CAIRO (Reuters) - Egyptian security forces have grown accustomed to being targeted by Islamist militants. Now some judges are buying guns for protection after a spate of attacks which suggest that they too are on the hit list.
Militants are estimated to have killed more than 600 soldiers and police since the army toppled President Mohamed Mursi of the Muslim Brotherhood in 2013.
A new front against judges could spell trouble for President Abdel Fattah al-Sisi, who has only just managed to deliver a degree of stability following years of upheaval in Egypt.
On Saturday, three judges were shot dead in the northern Sinai city of al-Arish — the same day that a court in Cairo sought the death sentence against Mursi and 106 supporters of his now outlawed Muslim Brotherhood.
“The threat to judges is real. It is a message of intimidation to the judiciary, just as they shoot at any member of the army or police,” said Adly Hussein, the former head of the Cairo criminal court.
Although the judiciary says it is independent of the government and military, some of Egypt’s judges have drawn accusations of blatant bias by handing down lengthy jail terms and mass death sentences against Islamists.
While supportive of Sisi, Western governments have been critical of some court decisions over the past two years, and were swift to condemn the death sentence against Mursi over his alleged role in a mass jail break before he took office.
“(It is) unjust and undermines confidence in the rule of law,” the U.S. State Department said on Monday.
Islamist foes of Sisi reacted with considerably more fury.
“Getting rid of the military judges and killing them is a Shariah duty and a human necessity and a revolutionary desire,” Akram Kassab, a member of the well-known Egyptian preacher Youssef al-Qaradawi’s International Union of Muslim Scholars, wrote on his Facebook page after the Mursi verdict.
Neither Qaradawi nor Kassab live in Egypt and such open dissent within the country would be a one-way ticket to many years in prison.
Mass verdicts after sometimes only brief hearings have made it harder for Egypt to show it is committed to democracy four years after an uprising toppled autocrat Hosni Mubarak.
Reuters spoke to several judges who say they are following their “sacred duty” and will not be deterred by the attacks.
Still, some are taking extra precautions, such as buying weapons or having bodyguards assigned to them.
Motaz Mostafa Khafagy, head of the Giza Criminal Court on the outskirts of Cairo, survived an apparent assassination attempt this month when three bombs planted near his home were remotely detonated.
The Interior Ministry said on Monday that security forces had shot dead in a gunfight two men in their early 30s who were blamed for planting the bombs.
Khafagy has ruled in several prominent security related cases, including sentencing 12 suspected Islamists to death for anti-state violence in Kerdasa district near Cairo that left a police general dead in the summer of 2013.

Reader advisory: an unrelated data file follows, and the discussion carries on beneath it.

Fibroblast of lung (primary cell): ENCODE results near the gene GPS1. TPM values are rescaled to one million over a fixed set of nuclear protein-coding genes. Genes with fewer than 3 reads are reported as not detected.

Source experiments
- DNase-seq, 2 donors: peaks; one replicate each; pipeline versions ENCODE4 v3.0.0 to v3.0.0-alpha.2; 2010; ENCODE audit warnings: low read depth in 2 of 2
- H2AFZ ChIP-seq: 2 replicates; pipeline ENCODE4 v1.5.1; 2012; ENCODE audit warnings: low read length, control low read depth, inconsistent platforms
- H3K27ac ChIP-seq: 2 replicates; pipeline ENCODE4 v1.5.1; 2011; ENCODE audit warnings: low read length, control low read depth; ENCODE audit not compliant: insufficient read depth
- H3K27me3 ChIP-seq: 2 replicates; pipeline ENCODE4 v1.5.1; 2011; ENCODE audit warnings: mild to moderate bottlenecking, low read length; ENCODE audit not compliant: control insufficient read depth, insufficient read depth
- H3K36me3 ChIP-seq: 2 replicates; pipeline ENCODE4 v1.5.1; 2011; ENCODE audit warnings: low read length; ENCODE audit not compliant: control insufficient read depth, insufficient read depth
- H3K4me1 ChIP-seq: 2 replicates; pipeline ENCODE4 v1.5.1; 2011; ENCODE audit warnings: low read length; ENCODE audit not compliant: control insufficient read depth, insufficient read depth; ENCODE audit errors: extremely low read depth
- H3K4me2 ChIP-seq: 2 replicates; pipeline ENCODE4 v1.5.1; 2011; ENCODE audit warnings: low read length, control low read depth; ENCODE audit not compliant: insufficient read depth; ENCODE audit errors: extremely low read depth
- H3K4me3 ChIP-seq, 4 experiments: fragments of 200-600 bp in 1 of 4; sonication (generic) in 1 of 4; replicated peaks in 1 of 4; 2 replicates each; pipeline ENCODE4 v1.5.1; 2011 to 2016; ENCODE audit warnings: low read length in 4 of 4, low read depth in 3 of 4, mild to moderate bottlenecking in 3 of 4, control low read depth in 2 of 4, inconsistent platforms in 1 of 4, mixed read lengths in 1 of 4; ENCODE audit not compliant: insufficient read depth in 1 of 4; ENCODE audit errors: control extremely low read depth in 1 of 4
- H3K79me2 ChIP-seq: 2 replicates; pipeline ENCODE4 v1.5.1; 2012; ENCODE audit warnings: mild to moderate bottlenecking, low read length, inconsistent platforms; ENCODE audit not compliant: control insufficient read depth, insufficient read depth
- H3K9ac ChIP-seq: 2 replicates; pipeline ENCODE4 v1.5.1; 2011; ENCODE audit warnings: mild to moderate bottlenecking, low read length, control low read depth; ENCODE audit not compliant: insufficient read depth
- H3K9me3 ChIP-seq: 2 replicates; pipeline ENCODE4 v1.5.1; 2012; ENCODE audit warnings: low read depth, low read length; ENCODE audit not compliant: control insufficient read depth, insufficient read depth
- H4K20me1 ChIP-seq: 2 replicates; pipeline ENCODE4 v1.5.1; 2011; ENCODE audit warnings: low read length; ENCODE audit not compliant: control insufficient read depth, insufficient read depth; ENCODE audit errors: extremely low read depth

He has also sentenced Mohamed Badie, the leader of the Muslim Brotherhood, to 25 years in jail. Badie has received the death sentence and four life terms in a string of other cases.
These “terrorist attacks”, Khafagy told Reuters, “won’t scare us for a second and no judge will budge an inch from relaying his message or step down from presiding over a case”.
Khalid al-Mahgoub, the judge who ordered a re-investigation into accusations that Mursi organised a jail breakout during the 2011 uprising that toppled Mubarak, has called for heavier protection for judges, prosecutors, court staff and witnesses.
“I was not scared the day I delivered my sentence in the case of the Wadi Natroun prison escape. I delivered this verdict after I studied the case files well and heard several witnesses in secret sessions for their safety, and realised there was a conspiracy in the country,” said Mahgoub, who now works in public prosecutor’s office.
A bomb exploded outside his home in January. Another judge had his car burnt by unknown assailants in the province of Minya, south of Cairo, security officials said.
Egyptian law prohibits judges from engaging in politics, but critics and human rights groups say the judicial disciplinary court has turned a blind eye to those who openly support Sisi.
By contrast, the disciplinary court ordered 41 judges into compulsory retirement earlier this year for backing the Muslim Brotherhood, judicial sources said.
The courts have also handed down lengthy jail sentences to liberal and secular activists, while gradually absolving officials close to the deposed Mubarak.
Hamdi Abdel Tawab, a board member of the Judges Club, an influential body representing judges across Egypt, called on the Interior Ministry to offer the judiciary better protection.
“There are some courts that only have two policemen guarding it,” he told Reuters.
While security is usually heavier at hearings that include senior Brotherhood figures, in general, it is not difficult for anyone to attend a court session.
“We are there on the podium and we will fight terrorism with law because we are men of law,” said Tawab.
Hussein, the former head of the Cairo Criminal Court, said the state could not feasibly provide special protection for “the roughly 17,000 judges and prosecutors, their homes, movements, children and wives”.
But some of his colleagues have started acquiring weapons from Egypt’s military production ministry, he said.
Egyptian media circulated a Facebook picture of one criminal court judge, Mohammed Yosri, posing with a gun.
Al Watan newspaper quoted him as saying on his Facebook page: “My weapon is ready, I swear whoever comes close ... I will erase his name from the notebook.”
Additional reporting by Mahmoud Mourad and Stephen Kalin; Writing by Yara Bayoumy; Editing by Michael Georgy and Crispian Balmer